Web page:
The Residents' Resignations / Not the last doctors to quit
Here's what turns the proceedings into a tragedy: Everyone sees where it's going - rapidly downhill - but nobody's really trying to stop it.
It no longer really matters whether they resign or return; they've already learned the lesson: ingratitude, not good citizenship.
Here's what turns the proceedings into a tragedy: Everyone sees where it's going - rapidly downhill - and that it will soon collapse, but nobody's really trying to stop it. That's a tragedy, because what's at stake here is human life. And it's an Israeli tragedy, because hundreds of young men and women have learned that nobody wants their talents, their investment, their idealism. Now, against their will, they are deserting their posts, and Deputy Health Minister Yaakov Litzman will recruit yeshiva students and heaven's mercy to fill their places.
Never before has anyone here so betrayed the responsibilities of his office as our health minister, who is also the supreme finance minister, and the prime minister too, as is well known. Even this week, he didn't manage to come to his senses. The court has ordered the sides to continue talking under the prime minister's aegis. With an aegis like that, it's better to be naked.
At the end of last week, in another demonstration of good taste, the prime minister's bureau issued a statement about Benjamin Netanyahu's "excellent health." The prime minister "showed fine physical fitness on the stress test," it said.
It's a pity he didn't work a little harder on the crisis test in order to resolve it in time. It's also a pity that the health of the country's leaders is so good when the health of all its citizens is in danger, because the health system itself is sick. If these VIPs shared the man in the street's need for the services of those who do shifts night and day, things would have developed differently.
Currently, the residents feel humiliated: They had a dream. At the last moment, just before the gate closed, Netanyahu agreed to see and hear them for the first time. But after six months, he first sought to "study the issue," and then wanted another two-week extension "until after the holidays." For this, we don't need a prime minister; a superfluous deputy minister or an obtuse treasury bureaucrat would suffice.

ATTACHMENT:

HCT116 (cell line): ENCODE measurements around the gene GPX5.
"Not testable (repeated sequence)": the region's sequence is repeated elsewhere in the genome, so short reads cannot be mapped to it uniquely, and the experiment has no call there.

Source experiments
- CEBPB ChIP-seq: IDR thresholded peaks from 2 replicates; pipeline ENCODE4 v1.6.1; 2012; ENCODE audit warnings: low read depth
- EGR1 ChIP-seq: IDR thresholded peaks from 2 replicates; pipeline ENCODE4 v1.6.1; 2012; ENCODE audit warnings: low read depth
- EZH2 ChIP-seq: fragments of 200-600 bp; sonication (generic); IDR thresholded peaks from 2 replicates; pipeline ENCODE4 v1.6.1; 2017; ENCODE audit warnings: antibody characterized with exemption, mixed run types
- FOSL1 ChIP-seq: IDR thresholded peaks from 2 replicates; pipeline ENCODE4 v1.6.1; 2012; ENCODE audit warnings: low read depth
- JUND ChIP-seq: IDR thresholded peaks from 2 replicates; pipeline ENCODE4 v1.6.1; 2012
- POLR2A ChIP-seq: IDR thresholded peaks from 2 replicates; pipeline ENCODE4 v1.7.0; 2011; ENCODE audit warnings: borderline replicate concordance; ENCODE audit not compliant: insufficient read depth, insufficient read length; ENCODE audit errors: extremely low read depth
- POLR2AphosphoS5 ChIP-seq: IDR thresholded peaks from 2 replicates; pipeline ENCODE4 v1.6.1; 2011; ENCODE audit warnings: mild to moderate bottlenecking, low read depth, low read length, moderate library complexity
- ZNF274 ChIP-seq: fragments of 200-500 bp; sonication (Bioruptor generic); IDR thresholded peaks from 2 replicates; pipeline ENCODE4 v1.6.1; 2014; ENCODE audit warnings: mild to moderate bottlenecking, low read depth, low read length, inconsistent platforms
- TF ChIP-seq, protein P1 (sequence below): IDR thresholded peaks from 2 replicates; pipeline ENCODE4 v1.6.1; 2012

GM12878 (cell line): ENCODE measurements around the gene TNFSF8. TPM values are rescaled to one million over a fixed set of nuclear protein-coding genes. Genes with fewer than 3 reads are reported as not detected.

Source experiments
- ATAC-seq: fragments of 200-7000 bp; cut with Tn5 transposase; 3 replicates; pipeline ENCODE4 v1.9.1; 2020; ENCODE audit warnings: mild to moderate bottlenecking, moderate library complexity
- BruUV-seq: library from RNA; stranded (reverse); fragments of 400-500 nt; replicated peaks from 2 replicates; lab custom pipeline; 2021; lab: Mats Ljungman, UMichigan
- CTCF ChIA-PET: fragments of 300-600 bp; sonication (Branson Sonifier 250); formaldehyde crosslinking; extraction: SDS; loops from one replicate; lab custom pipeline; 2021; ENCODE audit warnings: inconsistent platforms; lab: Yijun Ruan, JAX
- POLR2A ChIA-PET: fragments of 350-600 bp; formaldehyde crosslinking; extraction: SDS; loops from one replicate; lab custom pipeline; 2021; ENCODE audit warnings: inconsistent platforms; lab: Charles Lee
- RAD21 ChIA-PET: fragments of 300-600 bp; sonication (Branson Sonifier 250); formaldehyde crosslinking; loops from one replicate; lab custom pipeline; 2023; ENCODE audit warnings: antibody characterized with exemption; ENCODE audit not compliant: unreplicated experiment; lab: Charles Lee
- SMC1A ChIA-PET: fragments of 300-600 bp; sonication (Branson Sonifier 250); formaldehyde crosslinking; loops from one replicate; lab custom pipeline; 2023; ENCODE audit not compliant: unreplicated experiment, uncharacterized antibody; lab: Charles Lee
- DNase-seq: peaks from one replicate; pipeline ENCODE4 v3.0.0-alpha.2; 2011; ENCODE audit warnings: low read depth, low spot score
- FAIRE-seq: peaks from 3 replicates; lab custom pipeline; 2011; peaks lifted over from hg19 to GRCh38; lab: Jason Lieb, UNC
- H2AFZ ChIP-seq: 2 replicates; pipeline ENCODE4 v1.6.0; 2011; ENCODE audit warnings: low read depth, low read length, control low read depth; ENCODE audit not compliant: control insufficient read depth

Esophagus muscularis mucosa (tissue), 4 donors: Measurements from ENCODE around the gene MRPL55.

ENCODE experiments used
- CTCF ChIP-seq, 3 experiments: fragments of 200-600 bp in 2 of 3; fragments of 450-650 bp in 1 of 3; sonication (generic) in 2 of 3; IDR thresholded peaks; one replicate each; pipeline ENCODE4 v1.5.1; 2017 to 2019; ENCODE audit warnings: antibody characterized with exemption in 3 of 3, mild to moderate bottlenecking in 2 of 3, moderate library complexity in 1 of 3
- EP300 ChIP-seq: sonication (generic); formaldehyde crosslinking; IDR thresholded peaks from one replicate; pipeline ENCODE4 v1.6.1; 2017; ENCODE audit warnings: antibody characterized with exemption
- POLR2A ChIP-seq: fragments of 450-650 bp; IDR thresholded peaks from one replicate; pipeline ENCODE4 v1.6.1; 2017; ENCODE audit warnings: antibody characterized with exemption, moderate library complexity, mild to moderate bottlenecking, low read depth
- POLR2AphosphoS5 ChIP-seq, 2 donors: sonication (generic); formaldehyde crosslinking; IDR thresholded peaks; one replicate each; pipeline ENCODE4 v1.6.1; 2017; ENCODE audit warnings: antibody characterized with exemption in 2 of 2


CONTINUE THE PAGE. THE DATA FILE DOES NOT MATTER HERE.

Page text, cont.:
His personal physician - and sometime spokesman - expressed disappointment at the rejection of the request. After all, it's well known that Netanyahu is utterly trustworthy; his word is his bond.
We have already noted several times that that credibility is not merely a nice attribute for a leader, but an essential one. Without it, it's impossible to run a country, or even a corner grocery. The residents' response was therefore a vote of no-confidence loud and clear as an alarm bell, and not because they are of little faith. Even the house doctor complained about his patient.
A week ago, Nobel Prize laureate Prof. Daniel Shechtman described the sense of insult and humiliation that the academic community has felt for years. For the most part, this was the decade of Netanyahu and Limor Livnat, who ruthlessly cut funding for higher education. So the residents are not the first to be betrayed. Anyone who keeps faith with the state is betrayed by it. Those who also ask what it will do for them receive not an answer, but a slap in the face.
"Signed agreements can't be reopened," lest the pillars of the world be overturned. That's the main argument being offered to the residents. Just two days ago, the innards of the Trajtenberg report were opened in an emergency coalition operation. But Avigdor Lieberman can topple the government, so it pays to bribe him. The main thing is the government and its leader, not the public's health.
A wage agreement can't be reopened. So what's the status of the agreement between the citizens and their state - signed or unsigned? A state also has obligations to its citizens, not just they to it. But here, everything is topsy-turvy: The state is Moloch, and the citizen is fated to be its sacrifice.
This wage agreement must be opened, and its terms revised. If one summer of protest wasn't enough, we'll devote the winter to formulating and implementing its demands. If this state has no constitution, it should at least have a covenant.
This is a tragedy, because it's the very salt of the earth that is now being sowed on the state's open wounds: They are cutting themselves off from the work they love, and thereby giving up on their destiny, their mission, and perhaps even their country. Another glorious enterprise is being stripped of its assets, and in the hospital corridors a chill wind has been blowing since this morning. How melancholy medicine is without its next generation.
The government has betrayed them, and in the coming days we will learn whether their colleagues will also turn their backs - all those hospital directors and senior doctors in whose name and for whose sake the residents and younger specialists were also fighting. And they were fighting for us as well.
To ease the pain of the break, there is now no choice but to reinforce them. It is necessary to make it clear immediately that these young doctors will not be torn from their chosen lives by themselves, and that these first resignations won't be the last.